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Not a "Mad" Man

(July 15, 2003)

It had been a dark and stormy night.

She sat next to me, in front of the blazing fire, a thoughtful glass of 40-year-old brandy in her hand. She looked wistfully into the flames, swirling the brandy absentmindedly, caught up in some strange world of her own.

There was a time when she had been the most widely read female columnist in the country, a maudlin and sentimental manipulator of opinion. In the glory days, her job was simply defined — to turn in a weekly 1,500 words, talking of whatever struck her fancy.

In the olden days of journalism, she would have been called a sob-sister, a writer whose principal editorial requirement was to use her wit (which was considerable), to inject a modicum of politically correct bathos into the otherwise dreary existence of her readers.

Tonight, however, she was contemplative. We had been sitting in front of the fire for hours, two writers passing a long evening, chatting and philosophizing when we should have been working on such deadlines as it was our good fortune to have.

For the most part, I had sat silent, sipping the expensive brandy (her contribution), watching the fire, and listening to her pass judgment on the people, places and things she had known during her long, checkered career.

As the first rays of the morning sun poked tentatively into the room, she looked up, gave me a pensive, almost puzzled look, and sighed loudly.

And I realized what was about to happen. In that magic hour between night and day, a time when even the most hard-boiled of female writers were wont to be sentimental, Ellen Goodperson was becoming maudlin and I, the innocent bystander, was about to hear another tale of her sordid past.

She paused meaningfully, stared into space for a moment, and took a long, slow sip of her brandy. "I might have," she sighed again, "won the Nobel Prize for Literature, had it not been for Jealousy in High Places. Have I ever told you the Story of How It Came to Pass that the Full Force and Power of the White House was Turned Against Me?"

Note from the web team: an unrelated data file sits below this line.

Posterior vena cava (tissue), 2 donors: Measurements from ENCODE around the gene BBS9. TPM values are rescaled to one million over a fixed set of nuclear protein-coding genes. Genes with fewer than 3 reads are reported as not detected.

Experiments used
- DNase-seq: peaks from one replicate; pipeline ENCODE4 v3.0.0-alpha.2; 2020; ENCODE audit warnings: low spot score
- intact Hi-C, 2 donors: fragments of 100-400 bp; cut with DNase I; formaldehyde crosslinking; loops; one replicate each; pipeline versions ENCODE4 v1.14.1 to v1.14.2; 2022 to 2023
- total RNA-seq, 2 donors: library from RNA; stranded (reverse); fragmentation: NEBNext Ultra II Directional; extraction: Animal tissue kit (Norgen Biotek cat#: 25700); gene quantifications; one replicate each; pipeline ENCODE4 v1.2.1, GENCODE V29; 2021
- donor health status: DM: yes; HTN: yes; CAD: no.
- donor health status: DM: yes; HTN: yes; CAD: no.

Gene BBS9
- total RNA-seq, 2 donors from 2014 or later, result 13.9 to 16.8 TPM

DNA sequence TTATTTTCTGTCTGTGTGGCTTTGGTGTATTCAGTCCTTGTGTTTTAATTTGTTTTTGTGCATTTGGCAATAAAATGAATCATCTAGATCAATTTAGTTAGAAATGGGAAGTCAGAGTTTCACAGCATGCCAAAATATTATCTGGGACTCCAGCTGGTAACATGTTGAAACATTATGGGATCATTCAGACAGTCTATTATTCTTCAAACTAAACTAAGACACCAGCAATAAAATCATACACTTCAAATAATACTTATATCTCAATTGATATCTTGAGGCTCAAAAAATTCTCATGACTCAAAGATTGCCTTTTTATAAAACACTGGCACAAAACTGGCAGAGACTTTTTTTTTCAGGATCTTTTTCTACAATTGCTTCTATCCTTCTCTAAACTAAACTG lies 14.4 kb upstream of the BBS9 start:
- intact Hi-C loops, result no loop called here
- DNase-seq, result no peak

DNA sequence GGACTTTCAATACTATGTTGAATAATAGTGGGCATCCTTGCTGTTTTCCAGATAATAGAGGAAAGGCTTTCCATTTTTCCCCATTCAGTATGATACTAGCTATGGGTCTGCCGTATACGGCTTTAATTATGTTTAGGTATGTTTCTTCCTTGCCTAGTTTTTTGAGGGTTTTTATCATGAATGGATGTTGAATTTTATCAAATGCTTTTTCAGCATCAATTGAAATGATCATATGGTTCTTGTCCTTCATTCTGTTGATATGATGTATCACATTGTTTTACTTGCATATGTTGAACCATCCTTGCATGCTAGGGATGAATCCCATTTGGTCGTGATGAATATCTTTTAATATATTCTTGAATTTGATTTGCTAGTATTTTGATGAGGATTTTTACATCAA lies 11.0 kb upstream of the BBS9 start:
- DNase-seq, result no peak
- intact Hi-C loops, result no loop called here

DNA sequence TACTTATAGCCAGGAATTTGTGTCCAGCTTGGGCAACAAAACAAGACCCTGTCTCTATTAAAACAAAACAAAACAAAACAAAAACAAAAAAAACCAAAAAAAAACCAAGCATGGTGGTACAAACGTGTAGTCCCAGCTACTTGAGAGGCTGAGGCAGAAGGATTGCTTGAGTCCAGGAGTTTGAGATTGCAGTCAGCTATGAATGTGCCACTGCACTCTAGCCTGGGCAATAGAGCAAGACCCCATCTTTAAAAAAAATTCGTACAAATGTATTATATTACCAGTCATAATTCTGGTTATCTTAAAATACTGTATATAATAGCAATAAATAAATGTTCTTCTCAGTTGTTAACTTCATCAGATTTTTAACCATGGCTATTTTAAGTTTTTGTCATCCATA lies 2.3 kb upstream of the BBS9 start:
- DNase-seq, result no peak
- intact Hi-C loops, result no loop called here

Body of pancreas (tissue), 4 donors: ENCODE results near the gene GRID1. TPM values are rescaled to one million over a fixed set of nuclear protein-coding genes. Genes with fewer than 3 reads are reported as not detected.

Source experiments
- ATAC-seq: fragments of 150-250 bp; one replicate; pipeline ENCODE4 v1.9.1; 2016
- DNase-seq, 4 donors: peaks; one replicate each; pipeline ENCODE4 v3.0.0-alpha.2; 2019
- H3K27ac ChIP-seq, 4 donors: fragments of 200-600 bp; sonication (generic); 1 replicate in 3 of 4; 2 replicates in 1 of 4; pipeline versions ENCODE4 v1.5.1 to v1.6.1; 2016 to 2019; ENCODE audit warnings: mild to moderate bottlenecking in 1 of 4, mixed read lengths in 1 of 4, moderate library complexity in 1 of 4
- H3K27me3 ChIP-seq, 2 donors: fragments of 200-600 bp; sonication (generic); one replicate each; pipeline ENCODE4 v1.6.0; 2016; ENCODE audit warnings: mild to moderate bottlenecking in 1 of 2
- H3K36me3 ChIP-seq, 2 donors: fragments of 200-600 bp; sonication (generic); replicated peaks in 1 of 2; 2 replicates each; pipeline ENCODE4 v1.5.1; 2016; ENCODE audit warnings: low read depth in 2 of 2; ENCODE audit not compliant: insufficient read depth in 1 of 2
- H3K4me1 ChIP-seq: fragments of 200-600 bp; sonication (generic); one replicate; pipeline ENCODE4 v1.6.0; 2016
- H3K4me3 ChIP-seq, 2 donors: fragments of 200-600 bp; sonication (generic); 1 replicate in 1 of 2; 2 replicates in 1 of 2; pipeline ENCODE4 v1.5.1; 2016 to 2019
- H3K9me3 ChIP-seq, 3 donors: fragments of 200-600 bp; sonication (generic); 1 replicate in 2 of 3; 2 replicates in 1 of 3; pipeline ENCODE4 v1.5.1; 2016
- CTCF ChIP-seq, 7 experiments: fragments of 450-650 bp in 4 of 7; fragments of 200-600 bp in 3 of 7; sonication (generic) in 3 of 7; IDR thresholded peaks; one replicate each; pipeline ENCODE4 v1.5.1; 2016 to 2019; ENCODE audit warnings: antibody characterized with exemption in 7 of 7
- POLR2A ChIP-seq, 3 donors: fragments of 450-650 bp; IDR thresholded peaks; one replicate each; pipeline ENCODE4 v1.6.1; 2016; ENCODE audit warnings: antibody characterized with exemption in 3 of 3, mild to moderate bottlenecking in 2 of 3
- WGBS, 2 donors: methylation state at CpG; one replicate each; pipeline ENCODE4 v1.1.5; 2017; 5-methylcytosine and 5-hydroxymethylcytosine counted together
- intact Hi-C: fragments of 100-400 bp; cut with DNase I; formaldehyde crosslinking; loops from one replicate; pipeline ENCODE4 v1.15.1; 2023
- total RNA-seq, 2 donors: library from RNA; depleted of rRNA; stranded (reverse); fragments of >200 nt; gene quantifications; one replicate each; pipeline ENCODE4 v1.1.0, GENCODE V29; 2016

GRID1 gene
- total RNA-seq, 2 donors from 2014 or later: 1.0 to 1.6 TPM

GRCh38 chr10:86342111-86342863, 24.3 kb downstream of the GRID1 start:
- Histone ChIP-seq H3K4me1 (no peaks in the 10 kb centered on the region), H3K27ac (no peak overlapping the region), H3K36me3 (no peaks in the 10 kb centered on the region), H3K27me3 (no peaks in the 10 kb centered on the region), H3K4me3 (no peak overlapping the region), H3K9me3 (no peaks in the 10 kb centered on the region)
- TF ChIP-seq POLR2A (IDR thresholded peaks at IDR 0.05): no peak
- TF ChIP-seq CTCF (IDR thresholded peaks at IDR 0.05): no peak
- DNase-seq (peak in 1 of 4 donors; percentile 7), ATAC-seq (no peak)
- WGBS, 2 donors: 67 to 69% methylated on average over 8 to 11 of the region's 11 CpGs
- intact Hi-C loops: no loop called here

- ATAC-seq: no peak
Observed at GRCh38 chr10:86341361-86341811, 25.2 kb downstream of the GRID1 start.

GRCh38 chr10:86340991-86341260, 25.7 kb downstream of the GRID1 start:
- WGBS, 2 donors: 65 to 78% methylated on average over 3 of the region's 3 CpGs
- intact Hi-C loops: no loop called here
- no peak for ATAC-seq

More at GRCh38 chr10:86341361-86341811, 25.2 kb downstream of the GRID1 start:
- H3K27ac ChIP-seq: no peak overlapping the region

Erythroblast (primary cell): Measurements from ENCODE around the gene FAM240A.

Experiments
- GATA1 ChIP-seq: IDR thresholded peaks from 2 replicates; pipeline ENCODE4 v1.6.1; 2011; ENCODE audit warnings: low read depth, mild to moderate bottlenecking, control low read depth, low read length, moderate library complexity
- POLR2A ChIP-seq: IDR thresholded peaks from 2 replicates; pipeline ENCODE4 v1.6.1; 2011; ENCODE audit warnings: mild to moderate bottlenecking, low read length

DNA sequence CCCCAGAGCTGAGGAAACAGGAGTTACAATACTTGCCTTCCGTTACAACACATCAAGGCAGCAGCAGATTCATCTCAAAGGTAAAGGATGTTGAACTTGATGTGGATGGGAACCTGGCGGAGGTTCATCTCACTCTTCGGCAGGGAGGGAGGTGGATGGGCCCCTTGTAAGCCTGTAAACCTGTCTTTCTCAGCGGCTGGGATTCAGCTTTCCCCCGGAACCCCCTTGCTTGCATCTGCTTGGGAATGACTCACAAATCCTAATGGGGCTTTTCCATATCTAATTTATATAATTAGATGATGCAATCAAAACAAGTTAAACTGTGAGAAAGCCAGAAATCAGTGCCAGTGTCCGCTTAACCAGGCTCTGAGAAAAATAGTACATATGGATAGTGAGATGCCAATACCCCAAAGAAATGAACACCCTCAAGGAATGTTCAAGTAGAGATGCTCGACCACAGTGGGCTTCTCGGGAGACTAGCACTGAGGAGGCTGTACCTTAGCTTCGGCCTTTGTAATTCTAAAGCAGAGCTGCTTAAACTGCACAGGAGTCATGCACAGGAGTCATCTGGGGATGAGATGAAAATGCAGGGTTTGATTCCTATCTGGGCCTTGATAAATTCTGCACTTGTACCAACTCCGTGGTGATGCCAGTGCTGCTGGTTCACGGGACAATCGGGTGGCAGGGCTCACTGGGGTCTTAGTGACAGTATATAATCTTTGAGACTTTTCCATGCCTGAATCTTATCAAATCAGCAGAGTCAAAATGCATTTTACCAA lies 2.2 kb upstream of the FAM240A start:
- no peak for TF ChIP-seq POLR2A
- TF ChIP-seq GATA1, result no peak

"No," I replied, "and you won't be able to now. Do you have any idea what time it is? You have kept me up all night with your stories." I glanced at my watch. "I can give you five minutes," I said, "and no more."

She sighed again, making three in all.

"To do this Story Justice," she said, "I shall have to take At Least Fifteen Minutes."

"Well, then," I said, "there just won't be any justice tonight." I stood up to leave.

"No, Wait!" she pulled at my arm. "Just Take a Look at This." She reached into the bowels of her large handbag and pulled out an aged, yellowing piece of paper.

"This is it," she said. "This is The Story that got the White House so Angry at Me."

"You don't mean—"

"Yes, The Story I Wrote About Mad Kane."

"You mean Madeleine Kane, the famous humorist?"

"Yes," she said, "but this was written back in October of 2001, before Mad was So Famous. At the time, she was Known Mostly for Her Web site, and one of her Favorite Pastimes was to Poke Fun at President Bush."

"I remember," I said. In those days, I had spent a lot of time enjoying Mad's humorous articles.

"So this is the column that caused you so much trouble?"

"This is it." She handed me the piece of paper. "Be careful," she said, "this is a valuable piece of Americana. It should really be in the Smithsonian."

And I began to read...

by Ellen Goodperson, October 11, 2001

BOSTON — Many people say that Madeleine (Mad) Kane is the foremost satirist in America today. And if you spend any time at all gossiping with friends, hanging out at the mall, or even just talking with people at the post office, you know what I mean. No one in America needs to be told who Mad Kane is.

Well, that may be true for you and me and the guy who fixes the water heater, but you'd never know it by listening to the President of the United States.

When George W. was asked last week about the doyenne of American humor, he replied 'Madeleine Who? Isn't she the one in the kid's book who lived with nuns and had to get her appendix removed?'